sidechain / ducking reverb - dedicated compressor for that?
andrewsc
Thread Starter
#1
24th February 2011
Old 24th February 2011
  #1
Lives for gear
 

Thread Starter
sidechain / ducking reverb - dedicated compressor for that?

Hello,

I was wondering if someone can provide insight as to whether sidechaining / ducking reverb is common practice in techno nowadays. It seems like something I’ve hear often in more modern tracks.

I suppose sometimes reverb could sound like it’s being sidechained / ducked as a result of master bus compression, so I suppose that’s a possibility?

Anyway, I’m curious to know , for people that use hardware and do this kind of music, do you have a compressor dedicated to ducking reverb? If you use software I’m curious to know if you have a compressor dedicated to ducking reverb as well.

Thanks!

Example of techno style I'm thinking about (may not be the best example of the ducking reverb sound itself though):
Concrete DJs - Big Legz
http://www.youtube.com/watch?v=ZdqAIc-OcYA
AvS
#2
24th February 2011
Old 24th February 2011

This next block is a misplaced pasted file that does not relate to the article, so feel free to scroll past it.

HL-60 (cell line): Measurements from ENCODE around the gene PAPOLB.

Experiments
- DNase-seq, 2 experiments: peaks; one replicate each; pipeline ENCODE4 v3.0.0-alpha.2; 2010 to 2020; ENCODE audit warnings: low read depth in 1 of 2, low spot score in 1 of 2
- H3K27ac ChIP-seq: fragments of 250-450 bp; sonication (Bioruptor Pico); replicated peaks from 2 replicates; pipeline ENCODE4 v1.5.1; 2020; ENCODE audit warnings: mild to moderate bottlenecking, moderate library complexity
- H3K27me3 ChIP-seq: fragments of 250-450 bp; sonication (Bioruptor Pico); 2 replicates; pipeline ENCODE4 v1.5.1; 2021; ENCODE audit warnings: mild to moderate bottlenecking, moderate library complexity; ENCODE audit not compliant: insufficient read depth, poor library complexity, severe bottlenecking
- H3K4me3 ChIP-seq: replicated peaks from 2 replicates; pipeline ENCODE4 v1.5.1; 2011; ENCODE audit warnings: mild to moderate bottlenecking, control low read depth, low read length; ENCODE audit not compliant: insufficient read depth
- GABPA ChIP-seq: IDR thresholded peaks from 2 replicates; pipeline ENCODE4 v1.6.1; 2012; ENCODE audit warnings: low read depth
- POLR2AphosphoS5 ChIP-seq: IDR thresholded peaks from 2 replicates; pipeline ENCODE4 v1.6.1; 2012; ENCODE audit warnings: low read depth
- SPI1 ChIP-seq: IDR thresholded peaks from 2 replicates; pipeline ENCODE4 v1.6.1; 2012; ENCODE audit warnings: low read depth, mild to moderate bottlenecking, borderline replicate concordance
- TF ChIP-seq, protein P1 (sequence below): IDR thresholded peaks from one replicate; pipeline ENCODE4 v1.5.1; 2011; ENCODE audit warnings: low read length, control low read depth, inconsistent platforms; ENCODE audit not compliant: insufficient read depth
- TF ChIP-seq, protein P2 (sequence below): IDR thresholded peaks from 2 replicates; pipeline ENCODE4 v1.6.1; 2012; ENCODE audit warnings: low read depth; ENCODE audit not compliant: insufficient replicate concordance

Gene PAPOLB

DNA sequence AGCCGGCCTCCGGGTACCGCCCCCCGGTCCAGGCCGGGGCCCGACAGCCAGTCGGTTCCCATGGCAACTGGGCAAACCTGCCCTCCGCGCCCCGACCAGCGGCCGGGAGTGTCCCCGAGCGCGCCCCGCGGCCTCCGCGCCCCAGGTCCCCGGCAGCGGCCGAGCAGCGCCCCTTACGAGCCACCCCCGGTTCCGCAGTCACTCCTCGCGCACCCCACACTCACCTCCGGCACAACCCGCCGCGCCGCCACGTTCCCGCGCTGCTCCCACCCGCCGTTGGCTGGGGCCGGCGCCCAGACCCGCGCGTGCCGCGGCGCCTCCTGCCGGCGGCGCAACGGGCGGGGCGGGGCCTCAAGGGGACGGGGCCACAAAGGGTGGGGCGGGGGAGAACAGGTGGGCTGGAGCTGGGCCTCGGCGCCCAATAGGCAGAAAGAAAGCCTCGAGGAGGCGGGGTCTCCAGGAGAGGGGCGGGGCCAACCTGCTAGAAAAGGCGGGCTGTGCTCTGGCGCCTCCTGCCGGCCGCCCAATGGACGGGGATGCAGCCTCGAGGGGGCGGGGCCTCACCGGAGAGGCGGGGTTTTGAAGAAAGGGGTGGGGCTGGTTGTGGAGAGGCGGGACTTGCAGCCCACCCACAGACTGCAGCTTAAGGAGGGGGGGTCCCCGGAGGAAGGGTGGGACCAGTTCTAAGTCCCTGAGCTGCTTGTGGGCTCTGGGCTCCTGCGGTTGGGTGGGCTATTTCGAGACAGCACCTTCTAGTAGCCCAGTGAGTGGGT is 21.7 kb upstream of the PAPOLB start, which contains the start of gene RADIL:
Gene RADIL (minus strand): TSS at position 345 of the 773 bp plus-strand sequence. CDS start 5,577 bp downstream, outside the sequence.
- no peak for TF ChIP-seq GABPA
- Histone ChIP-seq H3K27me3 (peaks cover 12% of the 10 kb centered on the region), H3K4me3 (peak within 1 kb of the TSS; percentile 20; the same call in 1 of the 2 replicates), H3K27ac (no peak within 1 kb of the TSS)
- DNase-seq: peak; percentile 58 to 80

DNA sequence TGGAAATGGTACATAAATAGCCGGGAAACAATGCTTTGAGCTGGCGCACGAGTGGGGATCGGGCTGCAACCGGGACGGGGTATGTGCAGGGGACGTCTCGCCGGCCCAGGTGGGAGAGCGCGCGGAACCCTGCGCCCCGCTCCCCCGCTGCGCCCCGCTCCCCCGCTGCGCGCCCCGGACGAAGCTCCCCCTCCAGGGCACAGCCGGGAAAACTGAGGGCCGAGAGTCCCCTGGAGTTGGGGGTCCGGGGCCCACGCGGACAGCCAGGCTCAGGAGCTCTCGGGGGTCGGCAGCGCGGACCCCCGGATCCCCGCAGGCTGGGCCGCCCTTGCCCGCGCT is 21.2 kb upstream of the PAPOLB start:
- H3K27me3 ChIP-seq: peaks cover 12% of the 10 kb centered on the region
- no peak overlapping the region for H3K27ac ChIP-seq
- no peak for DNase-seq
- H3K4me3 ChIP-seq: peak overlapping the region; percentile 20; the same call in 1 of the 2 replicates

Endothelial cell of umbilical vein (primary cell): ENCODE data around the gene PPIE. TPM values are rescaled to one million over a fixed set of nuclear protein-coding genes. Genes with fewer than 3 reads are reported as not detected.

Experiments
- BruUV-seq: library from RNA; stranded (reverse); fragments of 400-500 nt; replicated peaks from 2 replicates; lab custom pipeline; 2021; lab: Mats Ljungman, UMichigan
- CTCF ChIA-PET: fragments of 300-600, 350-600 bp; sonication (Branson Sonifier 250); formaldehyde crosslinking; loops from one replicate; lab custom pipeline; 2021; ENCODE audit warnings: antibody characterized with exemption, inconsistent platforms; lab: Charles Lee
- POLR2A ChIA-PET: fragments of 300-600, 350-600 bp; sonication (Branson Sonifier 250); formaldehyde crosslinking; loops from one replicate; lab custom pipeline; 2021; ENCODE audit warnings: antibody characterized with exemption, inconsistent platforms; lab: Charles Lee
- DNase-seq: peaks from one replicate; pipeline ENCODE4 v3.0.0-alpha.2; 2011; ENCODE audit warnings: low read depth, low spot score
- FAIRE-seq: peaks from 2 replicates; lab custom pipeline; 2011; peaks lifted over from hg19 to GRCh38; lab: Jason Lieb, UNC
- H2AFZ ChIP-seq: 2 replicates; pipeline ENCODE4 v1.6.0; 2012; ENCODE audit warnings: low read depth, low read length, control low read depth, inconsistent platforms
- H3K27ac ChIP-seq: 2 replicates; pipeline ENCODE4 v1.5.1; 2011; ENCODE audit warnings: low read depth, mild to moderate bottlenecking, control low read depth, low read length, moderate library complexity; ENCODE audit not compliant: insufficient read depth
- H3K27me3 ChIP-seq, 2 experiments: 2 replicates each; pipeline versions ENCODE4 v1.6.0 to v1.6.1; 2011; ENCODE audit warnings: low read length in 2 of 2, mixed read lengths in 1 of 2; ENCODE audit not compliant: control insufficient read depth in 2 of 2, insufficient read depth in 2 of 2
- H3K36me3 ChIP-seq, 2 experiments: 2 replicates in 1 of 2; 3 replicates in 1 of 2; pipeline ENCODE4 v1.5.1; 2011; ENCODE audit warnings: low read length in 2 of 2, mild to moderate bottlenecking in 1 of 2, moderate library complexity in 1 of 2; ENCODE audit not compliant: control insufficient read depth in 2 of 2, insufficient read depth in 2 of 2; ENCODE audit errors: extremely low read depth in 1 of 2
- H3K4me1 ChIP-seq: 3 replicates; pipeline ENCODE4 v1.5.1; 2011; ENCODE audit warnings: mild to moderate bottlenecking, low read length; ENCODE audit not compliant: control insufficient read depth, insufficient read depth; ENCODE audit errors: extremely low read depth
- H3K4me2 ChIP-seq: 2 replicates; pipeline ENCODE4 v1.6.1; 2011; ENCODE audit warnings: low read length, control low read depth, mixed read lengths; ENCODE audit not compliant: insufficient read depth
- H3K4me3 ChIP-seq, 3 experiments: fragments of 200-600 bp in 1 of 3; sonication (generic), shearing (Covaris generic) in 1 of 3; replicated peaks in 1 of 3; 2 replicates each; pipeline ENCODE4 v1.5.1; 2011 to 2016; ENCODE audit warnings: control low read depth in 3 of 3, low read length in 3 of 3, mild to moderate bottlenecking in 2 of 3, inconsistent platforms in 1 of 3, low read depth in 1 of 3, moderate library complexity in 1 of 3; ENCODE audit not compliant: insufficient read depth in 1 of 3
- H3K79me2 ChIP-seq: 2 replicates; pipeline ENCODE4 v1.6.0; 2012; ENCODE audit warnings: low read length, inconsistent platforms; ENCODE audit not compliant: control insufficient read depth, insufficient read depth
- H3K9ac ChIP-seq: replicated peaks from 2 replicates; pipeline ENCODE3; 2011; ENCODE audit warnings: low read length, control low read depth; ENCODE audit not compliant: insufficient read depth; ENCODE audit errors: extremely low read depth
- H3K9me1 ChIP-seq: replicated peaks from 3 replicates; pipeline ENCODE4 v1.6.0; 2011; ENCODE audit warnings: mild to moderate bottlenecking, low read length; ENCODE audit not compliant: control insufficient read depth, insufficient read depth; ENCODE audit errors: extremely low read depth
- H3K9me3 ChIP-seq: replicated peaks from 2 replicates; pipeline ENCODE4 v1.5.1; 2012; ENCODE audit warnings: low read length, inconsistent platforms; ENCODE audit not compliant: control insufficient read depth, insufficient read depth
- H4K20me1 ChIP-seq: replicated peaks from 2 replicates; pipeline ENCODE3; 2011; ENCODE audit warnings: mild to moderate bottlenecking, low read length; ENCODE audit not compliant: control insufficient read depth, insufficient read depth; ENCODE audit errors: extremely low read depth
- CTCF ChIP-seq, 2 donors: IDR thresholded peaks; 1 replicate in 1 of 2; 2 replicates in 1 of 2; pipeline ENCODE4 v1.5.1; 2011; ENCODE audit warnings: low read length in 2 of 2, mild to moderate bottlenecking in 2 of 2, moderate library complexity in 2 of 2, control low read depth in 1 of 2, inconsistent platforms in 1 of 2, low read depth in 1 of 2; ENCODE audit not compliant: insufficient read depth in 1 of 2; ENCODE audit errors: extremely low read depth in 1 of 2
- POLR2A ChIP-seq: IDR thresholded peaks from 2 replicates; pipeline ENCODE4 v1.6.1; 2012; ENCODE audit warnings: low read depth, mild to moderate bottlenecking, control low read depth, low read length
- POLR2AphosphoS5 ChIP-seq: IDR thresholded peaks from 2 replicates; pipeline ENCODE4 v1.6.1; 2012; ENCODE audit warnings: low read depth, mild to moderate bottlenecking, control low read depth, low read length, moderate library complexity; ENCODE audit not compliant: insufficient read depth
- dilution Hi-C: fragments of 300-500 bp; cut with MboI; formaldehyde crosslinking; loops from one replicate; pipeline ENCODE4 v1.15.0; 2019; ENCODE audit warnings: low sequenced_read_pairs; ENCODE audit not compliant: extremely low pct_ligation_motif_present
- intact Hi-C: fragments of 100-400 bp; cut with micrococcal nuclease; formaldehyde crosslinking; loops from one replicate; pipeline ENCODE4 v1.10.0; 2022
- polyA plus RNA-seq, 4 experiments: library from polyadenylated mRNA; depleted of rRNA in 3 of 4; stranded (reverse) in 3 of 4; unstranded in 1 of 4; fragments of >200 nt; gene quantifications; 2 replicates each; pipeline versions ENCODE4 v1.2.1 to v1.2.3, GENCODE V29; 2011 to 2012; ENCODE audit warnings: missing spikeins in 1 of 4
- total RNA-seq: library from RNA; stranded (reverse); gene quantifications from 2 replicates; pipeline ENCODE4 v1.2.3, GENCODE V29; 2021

#2
AvS
Lives for gear
 

I didnt listen to your link, but yeah id say it pretty comon these days to comp/sidechain reverb. Masterbus compression would not give the same result at all imo and is in general not the way get a pumping/ducking effect.

I personally use a dedicated software comp for making reverbs pump.
#3
24th February 2011
Old 24th February 2011
  #3
Gear Head
 
Byron Pierce's Avatar
 

definitely second+ on dedicated reverb sidechain
#4
24th February 2011
Old 24th February 2011
  #4
Gear addict
 

So do you run the reverb first then the compressor with the S/C?
#5
24th February 2011
Old 24th February 2011
  #5
Gear maniac
 

I find when I sidechain the track before the reverb it sounds more airy and light. When the sidechain is after the reverb it tends to sound blockier and cloudier (which I like less as an effect, but sometimes will use).

As a sidenote, when is my browser's spellcheck going to accept "sidechain" as a word already?
andrewsc
Thread Starter
#6
25th February 2011
Old 25th February 2011
  #6
Lives for gear
 

Thread Starter
Thanks for the thoughts so far.